Happiness was all around, from the opening whistle all the way to the boisterous celebration the U.S. players shared with the crowd following the game. Captain Christie Rampone and fellow veteran Kate Markgraf had an early Mother's Day treat in the opening introductions, when their two children tottered out with a full bouquet of flowers.

Those weren't the only warm embraces, as Kai ran into Sundhage's arms after her first goal in the 54th minute off a feed from Lloyd.

"Pia's given me the chance, she believed in me. I wanted to share the support," said Kai, who credited her teammates, especially Wambach, for encouraging her up top.

"I've never had that before -- I don't think she liked me in the beginning," laughed Sundhage, who was completely surprised by Kai's postgoal celebration. "I think she wanted to share her happiness."

The Americans seem to be finding their groove with a 4-4-2 formation that has the defensive flanks pushing forward aggressively. After a somewhat sloppy first half with more than enough chances coming off eight corner kicks alone, the U.S. stormed into high gear in the second half. Lindsay Tarpley's perfectly struck goal off an Wambach layoff in the center was a bright spot in the first half, along with fine play from Lloyd, O'Reilly and Lori Chalupny. Heather Mitts finally put together a solid 90 minutes after coming back from an ACL injury, no easy task against Canada's towering forwards, Melissa Tancredi and Kara Lang.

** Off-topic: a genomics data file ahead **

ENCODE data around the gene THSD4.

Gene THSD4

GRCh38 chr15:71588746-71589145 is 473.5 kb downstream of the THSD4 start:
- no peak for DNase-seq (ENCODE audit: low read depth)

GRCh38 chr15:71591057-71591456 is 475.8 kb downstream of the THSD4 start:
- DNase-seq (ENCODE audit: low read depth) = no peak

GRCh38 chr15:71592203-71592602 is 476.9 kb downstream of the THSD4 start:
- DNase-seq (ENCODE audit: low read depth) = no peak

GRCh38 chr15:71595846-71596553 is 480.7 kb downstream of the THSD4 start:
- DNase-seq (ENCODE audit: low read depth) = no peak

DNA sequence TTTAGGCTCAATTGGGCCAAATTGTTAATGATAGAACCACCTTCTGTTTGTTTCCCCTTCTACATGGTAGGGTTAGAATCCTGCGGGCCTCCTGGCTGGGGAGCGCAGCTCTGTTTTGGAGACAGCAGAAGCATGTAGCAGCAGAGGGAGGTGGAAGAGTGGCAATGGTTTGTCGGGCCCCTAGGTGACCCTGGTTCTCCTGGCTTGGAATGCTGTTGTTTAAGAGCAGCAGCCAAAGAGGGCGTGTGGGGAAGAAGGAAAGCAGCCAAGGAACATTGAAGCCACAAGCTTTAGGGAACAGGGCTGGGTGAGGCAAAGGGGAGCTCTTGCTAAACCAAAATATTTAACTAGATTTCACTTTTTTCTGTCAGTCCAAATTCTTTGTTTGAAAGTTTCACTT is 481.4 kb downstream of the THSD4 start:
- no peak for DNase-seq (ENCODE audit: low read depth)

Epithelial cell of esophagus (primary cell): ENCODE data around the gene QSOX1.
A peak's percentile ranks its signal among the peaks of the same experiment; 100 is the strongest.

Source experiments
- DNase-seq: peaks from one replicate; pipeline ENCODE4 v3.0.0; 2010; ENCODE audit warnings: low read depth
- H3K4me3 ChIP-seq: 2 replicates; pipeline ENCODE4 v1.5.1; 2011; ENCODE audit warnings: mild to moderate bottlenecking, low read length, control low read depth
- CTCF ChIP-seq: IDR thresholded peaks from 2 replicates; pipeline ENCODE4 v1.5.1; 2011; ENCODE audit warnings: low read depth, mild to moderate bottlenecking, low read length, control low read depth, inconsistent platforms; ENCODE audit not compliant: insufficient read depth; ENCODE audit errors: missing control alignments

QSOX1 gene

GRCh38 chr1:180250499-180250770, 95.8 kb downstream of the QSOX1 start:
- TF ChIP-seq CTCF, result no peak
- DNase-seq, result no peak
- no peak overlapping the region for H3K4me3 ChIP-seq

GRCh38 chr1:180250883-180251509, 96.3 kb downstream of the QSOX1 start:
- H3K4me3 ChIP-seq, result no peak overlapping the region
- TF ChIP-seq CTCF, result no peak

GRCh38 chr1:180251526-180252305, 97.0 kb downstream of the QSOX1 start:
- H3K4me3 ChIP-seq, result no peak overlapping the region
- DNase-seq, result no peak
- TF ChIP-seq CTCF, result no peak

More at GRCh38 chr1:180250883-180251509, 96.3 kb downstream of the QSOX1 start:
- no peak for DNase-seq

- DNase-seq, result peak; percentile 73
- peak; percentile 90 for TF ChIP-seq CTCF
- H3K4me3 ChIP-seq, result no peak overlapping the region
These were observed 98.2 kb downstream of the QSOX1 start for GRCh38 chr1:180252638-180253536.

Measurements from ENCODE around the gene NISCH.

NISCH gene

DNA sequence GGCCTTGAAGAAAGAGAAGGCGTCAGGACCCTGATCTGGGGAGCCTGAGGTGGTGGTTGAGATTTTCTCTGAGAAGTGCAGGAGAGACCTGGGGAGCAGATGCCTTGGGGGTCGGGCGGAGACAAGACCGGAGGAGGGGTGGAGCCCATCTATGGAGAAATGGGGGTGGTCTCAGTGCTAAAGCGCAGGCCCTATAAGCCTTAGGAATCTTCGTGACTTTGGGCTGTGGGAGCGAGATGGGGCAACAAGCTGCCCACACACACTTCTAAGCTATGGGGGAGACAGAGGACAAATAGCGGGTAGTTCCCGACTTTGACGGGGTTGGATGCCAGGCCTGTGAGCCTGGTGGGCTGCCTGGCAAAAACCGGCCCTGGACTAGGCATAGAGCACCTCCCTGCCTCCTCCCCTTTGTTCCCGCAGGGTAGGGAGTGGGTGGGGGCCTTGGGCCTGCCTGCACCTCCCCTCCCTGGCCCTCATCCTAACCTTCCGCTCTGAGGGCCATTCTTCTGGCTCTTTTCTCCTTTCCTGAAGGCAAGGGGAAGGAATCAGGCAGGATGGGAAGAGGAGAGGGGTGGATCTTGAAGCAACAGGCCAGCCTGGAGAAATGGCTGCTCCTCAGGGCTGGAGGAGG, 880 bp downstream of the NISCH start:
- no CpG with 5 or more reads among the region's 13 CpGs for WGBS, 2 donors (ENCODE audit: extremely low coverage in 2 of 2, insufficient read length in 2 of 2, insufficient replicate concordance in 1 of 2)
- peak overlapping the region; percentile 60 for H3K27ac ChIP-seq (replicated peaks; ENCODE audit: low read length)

Sundhage continued to inspire her team during halftime, sharing wise words: "Enjoy the journey. Remember this moment." Indeed, it was a moment the U.S. women reveled in, as they scored a flurry of goals in back-to-back eight-minute scoring intervals that lasted until the 87th minute. Shannon Boxx played some terrific balls to switch the field, leaving the Canadians stumbling to recover, and substitutes Leslie Osborne and Amy Rodriguez made an immediate impact off the bench. The final tally was a testament to the heart of the team, after Rodriguez took the ball to the end line and connected with Osborne for the final goal of the match. Behind it all, Wambach orchestrated the U.S. win in her newfound role of playmaker, feeding her teammates with tireless abandon.

Plaudits go to Kai, who came roaring back after a rough start to 2008 with some health and fitness issues. Coming off a white-hot CONCACAF series, in which she scored four goals in two games, the flying Hawaiian doesn't show signs of slowing down anytime soon -- recording her first hat trick with the U.S. women's team. Kai scored twice with her head, the third a finesse right touch away from Erin McLeod's dive. If Kai keeps up this level of play, she'll be Wambach's new sidekick, and we just might get to call them the "Bash and Dash Sisters."

"No fear at all. That's me, that's my personality," Kai said.

An axiom that just might qualify as the U.S. women's new mantra.

Lindsey Dolich is a contributor to ESPN The Magazine and covers the U.S. women's national team for ESPNsoccernet. She can be reached at